An oubliette was a very small and isolated room or dungeon, also called a bottle dungeon, accessible from a small hole or hatch. Victims were lowered into the oubliette, looking up they would see the hatch as it closed some distance away, much too far away to attempt any escape.
The oubliette was commonly found in the castles during the medieval period. It was commonly used to hold political prisoners, it was dark, damp, isolated, and scary. This kind of dungeon continued to exist even after the end of medieval times.
“Oubliette” is a French term derived from the verb “Oublier” which literally translates to “to forget”. This term was used because the victim once thrown into the Oubliette was considered forgotten by the outside world and remained within the dark confines of the dungeon. A single trap door at the top of the dungeon was the only entrance to Oubliette which was only accessible via a rope or a ladder.
Origins of the Oubliette
The idea of Oubliette is thought to have originated from the French castles of the middle medieval times. However, this kind of dungeon was also used in other countries, including England, during the middle and late medieval times. For instance, an Oubliette thought to be from middle medieval times has been found in a castle in Nottinghamshire, England.
Where was an Oubliette found?
The Oubliette was a common feature of many castles during medieval times. While the idea of Oubliette originated from France, it soon became prevalent throughout various countries of Europe during the late medieval times.
How was an Oubliette made?
The most common feature of an Oubliette, which distinguished it from other kinds of medieval dungeons, was that it did not have any exit door. Instead, it was accessible only from a hatch in a high ceiling. It could be constructed with the rest of the castle or separately.
A very deep, complexed and now famous Oubliette was built at Château de Pierrefonds in France.
Various famous castles throughout medieval times had an Oubliette. Castles like Pembroke and Conwy castle in Wales had special dungeon towers in which certain portions were reserved for Oubliettes.
In France, Oubliette at Pierrefords and Bastille were famous. Oubliettes with dark and lengthy passageways have been found in other places, such as the Black Tower at Rumeli Hisari in modern-day Turkey.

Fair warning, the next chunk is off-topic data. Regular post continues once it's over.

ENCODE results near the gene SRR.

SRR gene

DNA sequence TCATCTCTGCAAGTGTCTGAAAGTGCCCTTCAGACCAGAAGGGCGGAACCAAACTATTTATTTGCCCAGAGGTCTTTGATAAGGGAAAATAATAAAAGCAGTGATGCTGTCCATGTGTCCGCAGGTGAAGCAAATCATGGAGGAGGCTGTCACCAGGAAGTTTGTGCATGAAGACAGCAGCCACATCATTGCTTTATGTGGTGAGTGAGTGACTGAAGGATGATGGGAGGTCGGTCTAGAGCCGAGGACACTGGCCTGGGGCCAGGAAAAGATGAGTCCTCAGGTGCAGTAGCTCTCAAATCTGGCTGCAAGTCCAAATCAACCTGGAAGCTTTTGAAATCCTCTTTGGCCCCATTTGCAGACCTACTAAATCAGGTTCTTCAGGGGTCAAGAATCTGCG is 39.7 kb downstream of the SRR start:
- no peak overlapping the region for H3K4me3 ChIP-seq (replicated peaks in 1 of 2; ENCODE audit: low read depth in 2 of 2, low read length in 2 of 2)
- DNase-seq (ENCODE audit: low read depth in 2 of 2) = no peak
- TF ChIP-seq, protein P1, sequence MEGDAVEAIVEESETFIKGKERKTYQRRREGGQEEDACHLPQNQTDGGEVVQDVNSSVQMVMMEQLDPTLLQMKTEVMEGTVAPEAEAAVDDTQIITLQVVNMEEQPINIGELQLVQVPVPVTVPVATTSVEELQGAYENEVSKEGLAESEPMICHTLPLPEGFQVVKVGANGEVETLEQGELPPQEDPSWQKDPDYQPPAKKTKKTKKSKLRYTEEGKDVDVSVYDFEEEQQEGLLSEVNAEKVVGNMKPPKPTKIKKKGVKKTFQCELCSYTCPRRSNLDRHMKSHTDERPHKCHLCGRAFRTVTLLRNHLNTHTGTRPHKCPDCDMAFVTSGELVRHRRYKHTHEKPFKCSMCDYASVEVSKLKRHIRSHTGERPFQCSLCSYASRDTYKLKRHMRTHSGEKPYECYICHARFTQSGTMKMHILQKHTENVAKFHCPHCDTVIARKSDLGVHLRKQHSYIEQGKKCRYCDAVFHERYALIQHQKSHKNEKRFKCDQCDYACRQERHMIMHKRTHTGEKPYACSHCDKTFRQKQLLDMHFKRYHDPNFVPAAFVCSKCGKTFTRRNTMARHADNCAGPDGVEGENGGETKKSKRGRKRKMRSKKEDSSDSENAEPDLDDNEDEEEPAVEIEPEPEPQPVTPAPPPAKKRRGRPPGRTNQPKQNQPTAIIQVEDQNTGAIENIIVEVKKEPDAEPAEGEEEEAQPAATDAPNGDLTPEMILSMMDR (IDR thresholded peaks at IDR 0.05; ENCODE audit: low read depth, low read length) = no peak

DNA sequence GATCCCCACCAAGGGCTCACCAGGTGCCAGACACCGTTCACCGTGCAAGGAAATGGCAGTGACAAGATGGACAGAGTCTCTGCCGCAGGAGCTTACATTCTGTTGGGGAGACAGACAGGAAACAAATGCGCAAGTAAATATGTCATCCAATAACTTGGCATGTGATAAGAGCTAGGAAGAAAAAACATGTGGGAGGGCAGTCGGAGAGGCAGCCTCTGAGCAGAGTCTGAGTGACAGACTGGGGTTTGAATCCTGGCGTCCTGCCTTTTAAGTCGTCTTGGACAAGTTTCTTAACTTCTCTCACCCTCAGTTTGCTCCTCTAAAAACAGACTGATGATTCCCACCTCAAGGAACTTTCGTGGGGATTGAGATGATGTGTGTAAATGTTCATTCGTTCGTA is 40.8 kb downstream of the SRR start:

The main purpose of the Oubliette was to confine the prisoners in a dark and narrow space and leave them in solitude for psychological torture. Sometimes, an additional form of torture was also used on political prisoners to extract information.
Being tortured in an Oubliette
While the main form of torture in an Oubliette was loneliness and limited space of movement, sometimes additional forms could also be used. Perhaps the most famous Oubliette with the reputation for torture and death existed in the Leap Castle in Ireland. It consisted of an Oubliette that had spikes coming up from the floor.
Sometimes, water was let into the narrow ditch which made survival even more difficult.
Summary of the Oubliette
The Oubliette was a room a kind of tiny medieval dungeon which was usually underground and was designed to isolate the prisoner completely from the outside world. It was usually a narrow vertical tunnel-like dungeon that had an opening only in a very high ceiling from the prisoners’ point of view. Sometimes, additional forms of torture were also used to increase the suffering of the prisoner.
Oubliettes have been discovered in many castles throughout Europe!
There was no way to escape from an Oubliette due to their depth and restriction of movement
The Oubliette dungeon was often used as a psychological form of torture and helped obtain confessions
Victims were often deliberately left to die or forgotten about in Oubliette Dungeons
The word Oubliette comes from the French word “Oublier” and literally means “to forget”
We hope you enjoyed this article on Oubliette Castle dungeons. If you’d like to learn more about other gruesome medieval torture devices like the Oubliette dungeon please look at the links at the bottom of this page.